Eric Gordon and P.J. Tucker sparked a revival by Houston’s role players, and the Rockets evened the Western Conference finals with a 127-105 victory over the visiting Golden State Warriors in Game 2 on Wednesday.
Gordon scored 27 points off the bench, connecting on 6 of 9 3-point attempts, while Tucker chipped in a postseason-career-high 22 points on 5-of-6 shooting from behind the arc.
Rockets guard James Harden added 27 points and 10 rebounds. He wasn’t forced to carry the load singularly as he did in the series opener, when he paired 41 points with seven assists in a 13-point defeat.
“Total team effort,” Harden said postgame on TNT. “We played harder and smarter than Game 1. We didn’t switch up any strategies or whatnot. Just play harder.”
Kevin Durant scored a game-high 38 points on 13-of-22 shooting and kept the Warriors within range with 18 points in the third quarter. However, Houston utilized its multitude of offensive weapons and also eliminated the defensive mistakes that proved fatal in the opener, limiting the Warriors to 9-of-30 shooting from 3-point range while surrendering only seven points in transition.
“Everything was fueled off our defense,” Gordon said. “Everybody was locked in at the right time and guys were knocking down shots, and when we play that way, it becomes a fun game and that’s why we got a good result.”
Even with the Warriors’ erratic play, the Rockets labored to pull away until midway through the fourth quarter.
Golden State sliced what was a 19-point deficit to 11 with a 13-5 run that bridged the final two periods. However, after Andre Iguodala missed a free throw that would have cut the margin to 10 with 8:12 remaining, Houston responded with an 11-0 burst that included 3-pointers from Gordon, Harden and Tucker. At 111-89, the Rockets finally held an advantage that felt secure.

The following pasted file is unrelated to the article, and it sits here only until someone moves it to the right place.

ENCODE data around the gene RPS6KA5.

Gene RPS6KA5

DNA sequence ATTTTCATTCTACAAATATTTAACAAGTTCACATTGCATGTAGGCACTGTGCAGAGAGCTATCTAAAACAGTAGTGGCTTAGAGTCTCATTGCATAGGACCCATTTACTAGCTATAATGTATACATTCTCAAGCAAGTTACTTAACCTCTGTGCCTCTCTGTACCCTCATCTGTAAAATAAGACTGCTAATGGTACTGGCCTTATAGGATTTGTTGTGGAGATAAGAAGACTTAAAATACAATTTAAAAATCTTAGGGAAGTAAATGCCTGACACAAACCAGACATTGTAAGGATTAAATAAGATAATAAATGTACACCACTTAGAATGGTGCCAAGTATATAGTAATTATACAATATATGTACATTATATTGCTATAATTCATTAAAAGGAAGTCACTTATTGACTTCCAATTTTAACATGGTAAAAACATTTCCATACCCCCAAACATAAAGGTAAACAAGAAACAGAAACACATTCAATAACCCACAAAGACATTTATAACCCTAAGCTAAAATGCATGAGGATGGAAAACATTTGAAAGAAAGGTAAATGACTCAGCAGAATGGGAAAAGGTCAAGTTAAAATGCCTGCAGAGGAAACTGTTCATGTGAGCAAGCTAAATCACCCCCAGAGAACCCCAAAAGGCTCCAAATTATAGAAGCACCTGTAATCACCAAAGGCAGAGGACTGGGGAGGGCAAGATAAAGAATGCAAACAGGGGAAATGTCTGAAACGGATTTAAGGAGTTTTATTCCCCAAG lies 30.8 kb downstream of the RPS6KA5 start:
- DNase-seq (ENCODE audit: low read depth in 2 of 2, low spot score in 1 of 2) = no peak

Houston, which recorded just three fast-break points in Game 1, responded with a concerted attempt to run early and often. The Rockets had seven points in transition in the first quarter alone and repeatedly attacked the Warriors early in the shot clock, preventing Golden State from setting up its stifling defense.
“We just played at a better pace,” said Rockets guard Chris Paul, who scored 16 points. “A lot of that was helped, too, that we got stops. We defended better, we got out in transition, we still played our (isolations) when we had them. We just played with a little bit more thrust.
The Rockets carried a 26-21 lead into the second period and extended that advantage to double digits with a 12-5 spurt. When the Warriors responded, the Rockets answered with 3-pointers, closing the first half 10 of 23 from behind the arc.
Golden State coach Steve Kerr said, “We had seven turnovers in the first quarter. We set the tone early with our own play and allowed them to get some confidence and some easy buckets in transition. We let guys get going a little bit. But, give them the credit. They came out and played a great game and got everybody going. So we got what we deserved. They kicked our butts, there’s no other way to say it.”
Stephen Curry added 16 points, seven rebounds and seven assists for the Warriors but missed 7 of 8 shots from deep. Klay Thompson scored just eight points after posting 28 in the series opener.
“For the most part, it was a frustrating night all around,” Curry said. “They made some adjustments, got other guys involved and made plays. That’s kind of how a series like this is going to be. Game after game is going to be a chess match. Tonight we just didn’t make enough plays to stop the momentum that was building, and that was the difference in the game.”
Trevor Ariza posted 19 points and six assists for Houston, and Clint Capela had five points and 10 rebounds.
The Rockets wound up 16 of 42 (38.1 percent) from 3-point range while the Warriors were 9 of 30 (30 percent).
Game 3 is Sunday at Oracle Arena in Oakland, Calif.
—Field Level Media